Where the risks lie is if the developed economies retreat to the post-2008 model of excessive caution and not investing for growth. Markets are built on sentiment, not logic, and the dangers of conservatism and caution are as acute as those of over-exuberance.

But one person who isn’t buying into the gloom is Sir Martin Sorrell. The sage of WPP, the world’s biggest advertising group, has invested very heavily in China over the past decade. WPP is perhaps more exposed to a downturn in China than its rivals such as Publicis or Omnicom: the region is the third biggest for the business.

But if anything, he seems pretty bullish, and I’m with him. Speaking recently at the unveiling of WPP’s half-year figures, he described himself as still a “raging bull” in China.

He told the assembled media and analyst community: “You have to be an optimist in our industry. China is a 30-year growth story… yet everyone jumps up and down about one quarter of decline.”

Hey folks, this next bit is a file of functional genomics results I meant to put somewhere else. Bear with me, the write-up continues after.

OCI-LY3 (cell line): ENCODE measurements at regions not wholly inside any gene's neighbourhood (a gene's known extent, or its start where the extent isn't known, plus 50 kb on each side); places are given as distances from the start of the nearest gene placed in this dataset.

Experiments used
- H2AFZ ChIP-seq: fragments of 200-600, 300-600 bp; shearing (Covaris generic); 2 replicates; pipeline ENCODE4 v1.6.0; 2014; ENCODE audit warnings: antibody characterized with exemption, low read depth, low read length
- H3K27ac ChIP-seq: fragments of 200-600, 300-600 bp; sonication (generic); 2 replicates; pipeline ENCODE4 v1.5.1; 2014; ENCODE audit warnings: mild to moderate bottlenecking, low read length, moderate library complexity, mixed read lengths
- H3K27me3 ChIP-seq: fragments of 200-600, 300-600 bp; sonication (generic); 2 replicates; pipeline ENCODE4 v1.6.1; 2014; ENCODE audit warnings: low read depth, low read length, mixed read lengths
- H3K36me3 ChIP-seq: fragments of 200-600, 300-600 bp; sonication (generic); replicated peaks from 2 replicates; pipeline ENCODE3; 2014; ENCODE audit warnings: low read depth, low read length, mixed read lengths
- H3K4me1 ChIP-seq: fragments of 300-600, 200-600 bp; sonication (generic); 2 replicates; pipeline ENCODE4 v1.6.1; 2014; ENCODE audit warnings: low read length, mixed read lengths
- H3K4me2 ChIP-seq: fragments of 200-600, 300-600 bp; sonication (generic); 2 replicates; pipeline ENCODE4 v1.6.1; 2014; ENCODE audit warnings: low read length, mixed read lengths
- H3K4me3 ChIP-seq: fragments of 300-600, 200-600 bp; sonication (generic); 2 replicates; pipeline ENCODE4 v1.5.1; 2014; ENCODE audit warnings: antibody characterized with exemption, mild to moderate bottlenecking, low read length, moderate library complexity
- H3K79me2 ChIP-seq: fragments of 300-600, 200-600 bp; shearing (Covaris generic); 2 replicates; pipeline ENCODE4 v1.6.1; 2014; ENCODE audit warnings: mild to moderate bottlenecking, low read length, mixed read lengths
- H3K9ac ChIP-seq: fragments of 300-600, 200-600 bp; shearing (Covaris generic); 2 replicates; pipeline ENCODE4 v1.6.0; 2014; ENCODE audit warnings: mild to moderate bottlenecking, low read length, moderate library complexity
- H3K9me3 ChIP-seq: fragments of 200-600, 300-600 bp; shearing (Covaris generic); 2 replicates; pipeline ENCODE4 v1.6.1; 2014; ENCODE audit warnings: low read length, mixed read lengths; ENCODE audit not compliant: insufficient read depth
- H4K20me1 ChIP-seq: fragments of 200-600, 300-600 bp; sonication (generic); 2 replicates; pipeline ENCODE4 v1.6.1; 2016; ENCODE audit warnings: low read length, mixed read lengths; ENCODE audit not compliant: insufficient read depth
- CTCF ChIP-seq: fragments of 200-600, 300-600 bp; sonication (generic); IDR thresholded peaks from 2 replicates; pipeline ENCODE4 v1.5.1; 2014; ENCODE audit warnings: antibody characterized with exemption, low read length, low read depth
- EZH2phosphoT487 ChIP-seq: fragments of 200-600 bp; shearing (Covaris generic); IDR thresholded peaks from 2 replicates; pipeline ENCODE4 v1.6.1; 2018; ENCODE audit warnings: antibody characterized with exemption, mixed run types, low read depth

Sir Martin added that he thought the Chinese stock market was overvalued and that, with rising Chinese debt and the switch of a consumer, as opposed to solely manufacturing, economy, a period of adjustment was necessary.

“[But] we are still forecasting 3.8 per cent growth for our mainland China revenues this year [against 3.9 per cent in 2014],” he continued.

The WPP chief had good reason to be upbeat – group profits for the first six months of 2015 were up 12 per cent year-on-year to £596m, and billings were up 5 per cent to more than £23bn. He also told his audience that things looked good for the second half of the year – July saw like-for-like growth up 5 per cent. And in 2016, there was the prospect of a “maxi-quadrennial” – an Olympics, Paralympics, the Euro football tournament, and a US presidential election; although the UK’s forthcoming EU membership referendum was a concern for the entire business community.

This optimism was amplified when Sorrell granted a lengthy interview to Jon Rees of The Mail on Sunday. In the interview, which is well worth a read, he answered critics who’d spent the previous few days saying he’d had his head in the sand over the state of the Chinese economy.